Thomas Gilovich, Lee Ross
Thomas Dashiff Gilovich (born January 16, 1954) is the Irene Blecker Rosenfeld Professor of Psychology at Cornell University. He has conducted research in social psychology, decision making, behavioral economics, and has written popular books on these subjects.
Gilovich has collaborated with Daniel Kahneman, Richard Nisbett, Lee Ross and Amos Tversky. His articles in peer-reviewed journals on subjects such as cognitive biases have been widely cited. In addition, Gilovich has been quoted in the media on subjects ranging from the effect of purchases on happiness to perception of judgment in social situations.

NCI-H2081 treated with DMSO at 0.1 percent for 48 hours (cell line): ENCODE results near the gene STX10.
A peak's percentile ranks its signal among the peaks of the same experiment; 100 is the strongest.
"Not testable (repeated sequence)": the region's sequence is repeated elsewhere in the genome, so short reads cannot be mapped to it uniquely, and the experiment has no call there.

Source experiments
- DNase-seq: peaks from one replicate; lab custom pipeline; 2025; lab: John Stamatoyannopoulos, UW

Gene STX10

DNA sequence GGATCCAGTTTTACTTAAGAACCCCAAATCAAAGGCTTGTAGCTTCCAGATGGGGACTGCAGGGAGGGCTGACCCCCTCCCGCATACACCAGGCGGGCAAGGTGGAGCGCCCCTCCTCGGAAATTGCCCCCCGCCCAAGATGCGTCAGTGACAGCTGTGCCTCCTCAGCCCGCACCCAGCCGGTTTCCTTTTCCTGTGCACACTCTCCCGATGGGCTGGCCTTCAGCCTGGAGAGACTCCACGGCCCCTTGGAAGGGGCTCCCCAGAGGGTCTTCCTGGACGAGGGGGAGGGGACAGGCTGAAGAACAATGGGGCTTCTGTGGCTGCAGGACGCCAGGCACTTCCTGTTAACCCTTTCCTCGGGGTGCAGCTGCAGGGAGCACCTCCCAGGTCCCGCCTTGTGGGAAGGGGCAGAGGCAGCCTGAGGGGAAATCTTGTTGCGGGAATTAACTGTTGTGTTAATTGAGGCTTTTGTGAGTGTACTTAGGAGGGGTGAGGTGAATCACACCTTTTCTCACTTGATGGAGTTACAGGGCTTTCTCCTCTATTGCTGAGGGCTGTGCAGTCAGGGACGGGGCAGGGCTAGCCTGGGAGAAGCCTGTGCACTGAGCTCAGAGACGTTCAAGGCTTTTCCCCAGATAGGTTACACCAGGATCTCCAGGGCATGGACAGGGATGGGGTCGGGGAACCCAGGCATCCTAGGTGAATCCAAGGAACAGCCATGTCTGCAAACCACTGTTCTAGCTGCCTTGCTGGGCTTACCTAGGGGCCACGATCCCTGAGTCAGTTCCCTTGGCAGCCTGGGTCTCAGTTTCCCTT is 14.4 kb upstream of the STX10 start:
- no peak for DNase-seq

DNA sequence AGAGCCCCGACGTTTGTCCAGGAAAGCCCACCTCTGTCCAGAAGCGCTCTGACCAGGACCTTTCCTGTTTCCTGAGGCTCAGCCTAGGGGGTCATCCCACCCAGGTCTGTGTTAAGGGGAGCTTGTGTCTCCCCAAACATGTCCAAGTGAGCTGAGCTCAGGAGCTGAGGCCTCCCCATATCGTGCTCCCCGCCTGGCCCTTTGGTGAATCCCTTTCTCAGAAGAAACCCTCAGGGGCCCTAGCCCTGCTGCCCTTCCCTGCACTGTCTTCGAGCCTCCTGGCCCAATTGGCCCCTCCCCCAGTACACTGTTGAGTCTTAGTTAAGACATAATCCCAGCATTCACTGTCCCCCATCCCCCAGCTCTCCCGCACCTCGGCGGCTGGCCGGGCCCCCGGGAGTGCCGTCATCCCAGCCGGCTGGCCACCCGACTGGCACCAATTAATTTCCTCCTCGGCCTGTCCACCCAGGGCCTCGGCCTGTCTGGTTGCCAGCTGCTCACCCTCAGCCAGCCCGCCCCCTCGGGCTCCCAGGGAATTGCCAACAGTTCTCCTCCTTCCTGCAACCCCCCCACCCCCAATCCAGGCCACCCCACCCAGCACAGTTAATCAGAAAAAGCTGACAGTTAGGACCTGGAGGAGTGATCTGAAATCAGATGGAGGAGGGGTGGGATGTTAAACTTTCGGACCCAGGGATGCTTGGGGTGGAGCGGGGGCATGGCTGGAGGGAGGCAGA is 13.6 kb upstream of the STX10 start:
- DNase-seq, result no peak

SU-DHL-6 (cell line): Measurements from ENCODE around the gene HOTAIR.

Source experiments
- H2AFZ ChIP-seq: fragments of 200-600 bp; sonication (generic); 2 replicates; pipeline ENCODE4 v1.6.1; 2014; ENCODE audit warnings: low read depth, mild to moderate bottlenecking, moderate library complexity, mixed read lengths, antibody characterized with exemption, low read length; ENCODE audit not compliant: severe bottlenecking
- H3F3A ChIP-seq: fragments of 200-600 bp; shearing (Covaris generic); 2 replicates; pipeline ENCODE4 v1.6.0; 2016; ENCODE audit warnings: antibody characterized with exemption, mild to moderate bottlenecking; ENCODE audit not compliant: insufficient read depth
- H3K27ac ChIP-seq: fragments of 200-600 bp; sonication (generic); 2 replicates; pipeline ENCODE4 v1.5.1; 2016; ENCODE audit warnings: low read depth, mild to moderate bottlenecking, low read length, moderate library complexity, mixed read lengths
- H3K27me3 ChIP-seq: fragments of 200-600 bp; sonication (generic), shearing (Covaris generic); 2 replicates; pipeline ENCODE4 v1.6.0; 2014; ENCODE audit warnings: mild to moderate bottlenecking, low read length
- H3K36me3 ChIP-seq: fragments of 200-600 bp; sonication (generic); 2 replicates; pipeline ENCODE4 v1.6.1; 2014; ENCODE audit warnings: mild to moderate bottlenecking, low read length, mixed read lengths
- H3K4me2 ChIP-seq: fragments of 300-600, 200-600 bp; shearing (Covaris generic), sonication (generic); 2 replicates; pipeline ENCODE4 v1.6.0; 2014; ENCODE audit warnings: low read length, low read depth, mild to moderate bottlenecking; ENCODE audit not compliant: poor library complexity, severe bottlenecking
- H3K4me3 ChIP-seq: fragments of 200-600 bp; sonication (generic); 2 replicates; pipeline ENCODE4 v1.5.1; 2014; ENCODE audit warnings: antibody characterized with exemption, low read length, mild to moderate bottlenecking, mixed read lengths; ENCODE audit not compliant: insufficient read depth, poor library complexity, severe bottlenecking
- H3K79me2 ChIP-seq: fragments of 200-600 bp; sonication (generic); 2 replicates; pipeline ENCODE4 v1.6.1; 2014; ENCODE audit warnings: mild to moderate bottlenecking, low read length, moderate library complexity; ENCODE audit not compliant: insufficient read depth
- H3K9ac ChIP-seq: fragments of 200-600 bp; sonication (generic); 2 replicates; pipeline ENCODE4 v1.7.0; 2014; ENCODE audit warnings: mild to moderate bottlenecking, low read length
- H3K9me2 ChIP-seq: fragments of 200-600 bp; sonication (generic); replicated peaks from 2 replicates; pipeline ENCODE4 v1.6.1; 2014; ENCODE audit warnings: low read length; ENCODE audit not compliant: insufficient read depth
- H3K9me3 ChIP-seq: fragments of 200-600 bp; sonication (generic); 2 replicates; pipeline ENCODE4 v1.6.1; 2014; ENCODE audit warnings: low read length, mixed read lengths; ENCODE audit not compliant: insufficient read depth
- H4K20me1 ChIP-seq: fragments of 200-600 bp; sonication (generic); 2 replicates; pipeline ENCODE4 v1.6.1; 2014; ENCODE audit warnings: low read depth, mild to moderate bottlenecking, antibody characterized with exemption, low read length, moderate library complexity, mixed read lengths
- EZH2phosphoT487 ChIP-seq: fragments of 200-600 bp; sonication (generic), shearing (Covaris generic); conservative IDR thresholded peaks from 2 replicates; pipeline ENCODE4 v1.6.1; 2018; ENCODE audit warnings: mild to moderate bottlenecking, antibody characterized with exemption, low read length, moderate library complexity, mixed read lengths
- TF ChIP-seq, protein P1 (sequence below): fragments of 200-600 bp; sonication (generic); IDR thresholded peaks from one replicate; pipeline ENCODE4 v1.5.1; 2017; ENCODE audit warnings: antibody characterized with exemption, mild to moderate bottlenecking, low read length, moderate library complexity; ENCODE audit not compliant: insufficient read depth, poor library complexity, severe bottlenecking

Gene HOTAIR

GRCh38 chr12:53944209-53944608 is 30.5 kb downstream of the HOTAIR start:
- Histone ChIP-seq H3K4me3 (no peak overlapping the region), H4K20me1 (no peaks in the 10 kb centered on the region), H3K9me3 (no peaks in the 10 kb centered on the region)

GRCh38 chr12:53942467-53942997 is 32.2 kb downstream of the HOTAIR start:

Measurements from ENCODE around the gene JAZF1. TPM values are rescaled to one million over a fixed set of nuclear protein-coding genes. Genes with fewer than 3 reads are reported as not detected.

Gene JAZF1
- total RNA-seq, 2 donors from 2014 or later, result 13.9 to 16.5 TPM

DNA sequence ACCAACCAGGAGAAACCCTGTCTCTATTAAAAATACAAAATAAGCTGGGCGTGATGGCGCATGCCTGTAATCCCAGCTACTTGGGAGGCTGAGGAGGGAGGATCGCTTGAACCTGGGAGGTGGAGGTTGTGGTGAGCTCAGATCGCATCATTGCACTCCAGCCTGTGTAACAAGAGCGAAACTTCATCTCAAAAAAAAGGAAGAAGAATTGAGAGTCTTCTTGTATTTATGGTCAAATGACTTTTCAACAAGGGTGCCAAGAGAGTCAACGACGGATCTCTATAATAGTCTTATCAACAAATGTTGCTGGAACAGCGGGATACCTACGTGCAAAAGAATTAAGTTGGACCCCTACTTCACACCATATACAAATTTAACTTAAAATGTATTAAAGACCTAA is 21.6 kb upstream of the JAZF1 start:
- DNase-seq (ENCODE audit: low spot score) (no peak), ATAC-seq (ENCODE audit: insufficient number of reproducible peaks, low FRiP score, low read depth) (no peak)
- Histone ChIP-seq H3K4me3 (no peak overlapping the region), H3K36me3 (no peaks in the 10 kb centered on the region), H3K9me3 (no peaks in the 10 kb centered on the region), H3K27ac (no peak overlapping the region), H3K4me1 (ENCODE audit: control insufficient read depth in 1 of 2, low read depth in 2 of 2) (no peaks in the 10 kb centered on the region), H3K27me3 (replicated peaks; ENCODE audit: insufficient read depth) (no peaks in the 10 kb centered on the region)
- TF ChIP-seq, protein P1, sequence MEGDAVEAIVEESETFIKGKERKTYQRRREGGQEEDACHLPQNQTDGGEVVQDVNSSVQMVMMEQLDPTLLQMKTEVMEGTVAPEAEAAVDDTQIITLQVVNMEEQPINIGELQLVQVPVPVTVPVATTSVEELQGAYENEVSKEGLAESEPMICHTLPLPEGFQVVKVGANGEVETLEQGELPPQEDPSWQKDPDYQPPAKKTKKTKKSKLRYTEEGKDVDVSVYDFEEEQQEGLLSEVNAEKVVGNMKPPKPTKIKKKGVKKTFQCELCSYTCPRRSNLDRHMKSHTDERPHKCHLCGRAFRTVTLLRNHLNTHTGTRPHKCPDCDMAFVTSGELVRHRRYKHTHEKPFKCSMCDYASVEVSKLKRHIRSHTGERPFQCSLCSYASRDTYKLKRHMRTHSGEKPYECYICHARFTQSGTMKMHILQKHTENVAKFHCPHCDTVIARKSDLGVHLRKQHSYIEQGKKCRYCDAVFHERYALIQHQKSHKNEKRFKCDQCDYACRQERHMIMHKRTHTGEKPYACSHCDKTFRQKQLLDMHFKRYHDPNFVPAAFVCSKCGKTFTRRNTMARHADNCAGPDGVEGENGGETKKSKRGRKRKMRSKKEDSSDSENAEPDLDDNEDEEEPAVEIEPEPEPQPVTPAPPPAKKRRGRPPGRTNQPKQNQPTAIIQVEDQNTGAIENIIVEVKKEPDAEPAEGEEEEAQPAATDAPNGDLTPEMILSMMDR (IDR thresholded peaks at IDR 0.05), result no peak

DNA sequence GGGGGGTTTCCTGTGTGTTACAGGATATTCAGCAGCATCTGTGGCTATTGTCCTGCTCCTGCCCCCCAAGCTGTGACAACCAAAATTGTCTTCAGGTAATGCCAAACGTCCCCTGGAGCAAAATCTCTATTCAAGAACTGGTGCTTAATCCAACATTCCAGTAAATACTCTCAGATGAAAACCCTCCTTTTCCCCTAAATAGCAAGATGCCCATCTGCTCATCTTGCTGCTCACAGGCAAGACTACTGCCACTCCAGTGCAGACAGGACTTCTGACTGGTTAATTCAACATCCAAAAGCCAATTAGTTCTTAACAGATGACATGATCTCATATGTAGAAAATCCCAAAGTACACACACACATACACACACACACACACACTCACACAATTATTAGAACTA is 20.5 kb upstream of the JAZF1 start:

Gilovich is a fellow of the Committee for Skeptical Inquiry.
Lee David Ross (born 1942) is a professor of social psychology at Stanford University.
Ross is an influential social psychologist who has studied attribution theory, attributional biases, decision making and conflict resolution, often with longtime collaborator Mark Lepper.
Ross is known for his investigations of the fundamental attribution error, and for identifications and analyses of such psychological phenomena as attitude polarization, reactive devaluation, belief perseverance, the false consensus effect, naive realism, and the hostile media effect.
Instead of limiting his research to a laboratory, Ross had a wide variety of interest in global issues such as climate change and the legal system.